Grazing: Why Hatin' on Beaujolais Nouveau Is So Wrong | Bite Club

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Friday, November 22, 2013

Grazing: Why Hatin' on Beaujolais Nouveau Is So Wrong

Posted By on Fri, Nov 22, 2013 at 5:46 PM

Last night, I dropped in on what was probably one of Vermont's only Beaujolais Nouveau release parties. And though I planned to write about some raw-milk cheeses today, a bee has landed in my bonnet: The snark that many wine industry people (writers, retailers, distributors, etc.) reserve for this wine.

If you're unfamiliar with BN, it's a very young, Gamay-based wine that ferments only for only a few weeks before it's bottled. Released each year on the third Thursday of November, it's the first taste of the year's harvest; bars and wine shops in Paris and elsewhere will pop open bottles at midnight to jumpstart a wine-centric party. Yesterday, I received a late invite to a release party that the New England Culinary Institute was throwing at Chef's Table In Montpelier. 

Balloons marked the entrance and, on the inside, NECI students (some clad in berets) roamed the cozy red rooms pouring Joseph Drouhin's Beaujolais Nouveau and serving up French morsels such as coq au vin. About two dozen people sipped and discussed the wine —  some had never tried Beaujolais of any stripe before. They chatted about everything from its flavors (lots of red fruit, of course, but grippier than in past years), to the year's weather in France, to beer (this being Vermont). It was a mellow, low-key celebration of wine and food and fall and all things French.

The BN itself — which can vary from forgettable to quaffable, depending on year — was better than I expected, and made me excited to taste some of the cru Beaujolais that will emerge in a few months. I was eager to share my thoughts with others. Instead, I hit a brick wall of eye-rolling. Over email and on Facebook and Twitter, the snark about BN flowed swift and strong; for most industry wine people, it seems, BN is perhaps little better than another BN: Blue Nun. A gimmicky thing best enjoyed by novices. Plonk that gives the other wines of Beaujolais a bad name.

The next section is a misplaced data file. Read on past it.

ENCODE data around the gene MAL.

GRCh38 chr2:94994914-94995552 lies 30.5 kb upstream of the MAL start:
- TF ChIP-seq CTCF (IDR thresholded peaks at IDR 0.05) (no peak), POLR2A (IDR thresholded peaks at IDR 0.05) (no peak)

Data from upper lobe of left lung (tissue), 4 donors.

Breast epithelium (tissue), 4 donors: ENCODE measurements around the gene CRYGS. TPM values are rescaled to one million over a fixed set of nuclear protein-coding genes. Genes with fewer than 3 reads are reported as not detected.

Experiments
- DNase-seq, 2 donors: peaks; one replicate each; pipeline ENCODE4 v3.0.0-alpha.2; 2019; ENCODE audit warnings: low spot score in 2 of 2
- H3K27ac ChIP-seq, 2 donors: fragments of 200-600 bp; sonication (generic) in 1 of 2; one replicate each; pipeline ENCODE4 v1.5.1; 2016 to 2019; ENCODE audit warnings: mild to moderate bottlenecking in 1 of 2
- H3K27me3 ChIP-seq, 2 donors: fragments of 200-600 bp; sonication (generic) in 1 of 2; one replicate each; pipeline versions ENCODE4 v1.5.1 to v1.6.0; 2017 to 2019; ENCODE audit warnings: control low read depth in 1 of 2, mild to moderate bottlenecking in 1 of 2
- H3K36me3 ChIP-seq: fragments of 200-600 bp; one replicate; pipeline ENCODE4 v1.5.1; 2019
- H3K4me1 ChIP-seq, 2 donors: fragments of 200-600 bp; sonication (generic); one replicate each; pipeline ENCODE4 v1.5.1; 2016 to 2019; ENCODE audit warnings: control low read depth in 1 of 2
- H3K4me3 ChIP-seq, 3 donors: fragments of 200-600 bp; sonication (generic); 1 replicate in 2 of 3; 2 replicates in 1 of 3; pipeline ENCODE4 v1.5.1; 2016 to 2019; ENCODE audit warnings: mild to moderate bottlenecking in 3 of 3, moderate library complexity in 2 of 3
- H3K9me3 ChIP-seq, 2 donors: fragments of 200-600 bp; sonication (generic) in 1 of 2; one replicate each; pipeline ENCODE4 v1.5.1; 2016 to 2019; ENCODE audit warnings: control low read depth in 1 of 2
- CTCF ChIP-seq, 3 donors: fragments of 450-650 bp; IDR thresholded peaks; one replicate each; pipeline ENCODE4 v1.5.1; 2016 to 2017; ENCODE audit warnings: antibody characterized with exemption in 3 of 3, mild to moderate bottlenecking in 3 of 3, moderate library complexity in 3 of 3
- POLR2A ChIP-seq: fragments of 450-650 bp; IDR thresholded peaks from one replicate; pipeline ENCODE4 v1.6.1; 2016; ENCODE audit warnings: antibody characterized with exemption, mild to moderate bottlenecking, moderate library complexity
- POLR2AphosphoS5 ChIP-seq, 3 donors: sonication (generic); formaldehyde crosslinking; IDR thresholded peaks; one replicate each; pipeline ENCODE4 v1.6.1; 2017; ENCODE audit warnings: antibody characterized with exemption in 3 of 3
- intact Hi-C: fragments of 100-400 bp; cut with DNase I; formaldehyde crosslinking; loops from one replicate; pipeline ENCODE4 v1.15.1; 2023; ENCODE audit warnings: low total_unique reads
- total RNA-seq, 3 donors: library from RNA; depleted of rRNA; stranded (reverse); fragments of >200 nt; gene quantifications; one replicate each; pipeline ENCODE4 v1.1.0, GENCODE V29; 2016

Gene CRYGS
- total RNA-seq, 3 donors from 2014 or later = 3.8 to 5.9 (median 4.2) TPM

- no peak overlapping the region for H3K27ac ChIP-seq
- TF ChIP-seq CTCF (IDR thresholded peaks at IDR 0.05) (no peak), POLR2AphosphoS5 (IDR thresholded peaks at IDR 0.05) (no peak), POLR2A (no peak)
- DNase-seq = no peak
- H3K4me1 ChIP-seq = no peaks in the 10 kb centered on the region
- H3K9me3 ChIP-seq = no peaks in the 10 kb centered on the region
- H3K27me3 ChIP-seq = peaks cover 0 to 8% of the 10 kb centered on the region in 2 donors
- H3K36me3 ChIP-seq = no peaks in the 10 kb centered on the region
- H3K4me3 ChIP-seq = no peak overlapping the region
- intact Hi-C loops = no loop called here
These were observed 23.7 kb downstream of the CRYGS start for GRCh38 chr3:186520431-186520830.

I get some of that, but it's mostly perplexing to me. Many moons ago, the wine I first really enjoyed was .... Clos du Bois Merlot, a mass-produced, silky-smooth wine that was a financial and sensual splurge at age 22, but one that also oriented me toward my lifelong education about wine.

My first taste of Beaujolais Nouveau came not long after, a step on that ladder, a wine from an unfamiliar region that compelled me to ask questions: Where is Beaujolais? Is it a grape or a place? Why does it only come out in November? And so on. I even bought a bottle to bring to Thanksgiving, because it was around 10 bucks (as it always is) and that's what I could afford back then. Years later, I bought my first bottle of cru Beaujolais.

I've since come to learn that, though it began as a bona-fide harvest festival, the worldwide BN phenomenon largely grew out of a marketing campaign orchestrated by Georges Duboeuf, the largest producer of BN. More BN is exported from France than is actually drunk there. Because of this, many wine people dismiss it with cool remarks or gestures that shut down meaningful discussion with anyone, learned or not, who might want to talk about it.

I certainly didn't bust out of the womb drinking Châteauneuf, and I still get a rise out of popping open a BN in late November. I'm bummed that some wine writers, marketers and sellers hew to a vision of the wine-drinking public that dismisses earnest curiosity and excitement, even for simple wines. These are wines that eventually lead to even more unfamiliar wines with "odd" names such as Zweigelt and Marquette.

NECI will soon be selling the Drouhin BN inside La Brioche, the bakery-café the school runs on Main Street. Bottles will retail for $11.99. I'd love to buy a few, uncork them on the street, and get the conversation flowing. I'm pretty sure that's not legal, but it's tempting.

Thanks to NECI staff and students for a wonderful party. See you again next year, I hope.

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About The Author

Corin Hirsch

Corin Hirsch

Bio:
Corin Hirsch was a Seven Days food writer from 2011 through 2016. She is the author of Forgotten Drinks of Colonial New England, published by History Press in 2014.

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